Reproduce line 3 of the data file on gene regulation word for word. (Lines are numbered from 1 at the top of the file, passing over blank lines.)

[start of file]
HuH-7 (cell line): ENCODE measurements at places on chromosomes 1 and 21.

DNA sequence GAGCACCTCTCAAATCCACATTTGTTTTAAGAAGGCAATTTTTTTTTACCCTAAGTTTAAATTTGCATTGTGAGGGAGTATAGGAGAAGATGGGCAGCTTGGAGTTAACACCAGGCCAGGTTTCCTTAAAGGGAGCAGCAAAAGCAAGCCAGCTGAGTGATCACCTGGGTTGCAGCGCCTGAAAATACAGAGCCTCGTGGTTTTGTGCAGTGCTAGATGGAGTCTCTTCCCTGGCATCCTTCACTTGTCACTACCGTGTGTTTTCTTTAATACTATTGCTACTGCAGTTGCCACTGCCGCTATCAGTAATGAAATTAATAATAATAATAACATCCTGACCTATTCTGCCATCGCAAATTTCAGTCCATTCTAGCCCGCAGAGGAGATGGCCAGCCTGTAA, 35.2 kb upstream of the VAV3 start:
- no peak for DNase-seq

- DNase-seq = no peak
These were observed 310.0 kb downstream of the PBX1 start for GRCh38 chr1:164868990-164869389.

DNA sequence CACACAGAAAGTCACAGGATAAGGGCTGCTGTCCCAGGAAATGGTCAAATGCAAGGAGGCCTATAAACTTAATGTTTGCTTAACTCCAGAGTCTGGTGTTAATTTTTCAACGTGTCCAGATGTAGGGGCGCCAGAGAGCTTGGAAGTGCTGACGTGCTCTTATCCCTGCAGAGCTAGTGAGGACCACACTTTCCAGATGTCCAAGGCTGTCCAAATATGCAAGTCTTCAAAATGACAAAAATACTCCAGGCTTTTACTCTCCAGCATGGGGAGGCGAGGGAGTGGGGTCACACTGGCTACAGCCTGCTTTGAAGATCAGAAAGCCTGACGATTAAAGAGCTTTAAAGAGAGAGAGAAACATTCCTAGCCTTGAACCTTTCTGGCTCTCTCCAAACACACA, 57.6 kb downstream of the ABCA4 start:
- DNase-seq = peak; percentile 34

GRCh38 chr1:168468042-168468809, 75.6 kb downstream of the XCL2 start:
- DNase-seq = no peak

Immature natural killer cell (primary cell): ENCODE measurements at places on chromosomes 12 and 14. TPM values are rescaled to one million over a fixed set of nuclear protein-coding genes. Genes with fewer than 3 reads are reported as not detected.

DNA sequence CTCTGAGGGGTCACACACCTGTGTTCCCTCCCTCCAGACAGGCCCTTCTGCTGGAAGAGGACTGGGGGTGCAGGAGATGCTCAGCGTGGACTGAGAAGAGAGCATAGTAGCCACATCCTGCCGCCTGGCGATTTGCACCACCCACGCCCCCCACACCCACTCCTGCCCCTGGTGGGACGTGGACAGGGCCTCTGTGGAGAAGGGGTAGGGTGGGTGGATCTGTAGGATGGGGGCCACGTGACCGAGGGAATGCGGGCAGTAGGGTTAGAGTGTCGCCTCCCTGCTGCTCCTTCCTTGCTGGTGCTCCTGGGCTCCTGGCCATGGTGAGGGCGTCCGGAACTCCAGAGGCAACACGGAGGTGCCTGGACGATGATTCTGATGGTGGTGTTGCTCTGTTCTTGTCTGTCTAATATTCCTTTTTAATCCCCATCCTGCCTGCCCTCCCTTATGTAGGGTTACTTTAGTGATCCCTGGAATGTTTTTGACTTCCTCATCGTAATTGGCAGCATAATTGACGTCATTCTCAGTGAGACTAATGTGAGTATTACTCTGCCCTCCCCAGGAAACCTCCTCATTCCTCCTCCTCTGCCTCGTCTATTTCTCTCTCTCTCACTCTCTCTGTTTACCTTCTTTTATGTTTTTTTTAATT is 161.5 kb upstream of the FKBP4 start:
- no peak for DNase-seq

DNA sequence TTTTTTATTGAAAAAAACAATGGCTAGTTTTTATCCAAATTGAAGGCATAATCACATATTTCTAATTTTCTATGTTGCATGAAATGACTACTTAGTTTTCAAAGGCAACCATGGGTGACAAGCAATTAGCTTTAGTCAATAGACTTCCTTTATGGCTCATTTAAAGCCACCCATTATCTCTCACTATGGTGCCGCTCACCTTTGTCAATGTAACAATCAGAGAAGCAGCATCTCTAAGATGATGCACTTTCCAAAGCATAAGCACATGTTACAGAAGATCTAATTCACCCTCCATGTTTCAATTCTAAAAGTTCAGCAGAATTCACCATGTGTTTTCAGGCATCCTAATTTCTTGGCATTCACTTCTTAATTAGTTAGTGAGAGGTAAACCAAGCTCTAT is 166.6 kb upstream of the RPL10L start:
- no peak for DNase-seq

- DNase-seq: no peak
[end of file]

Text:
- no peak for DNase-seq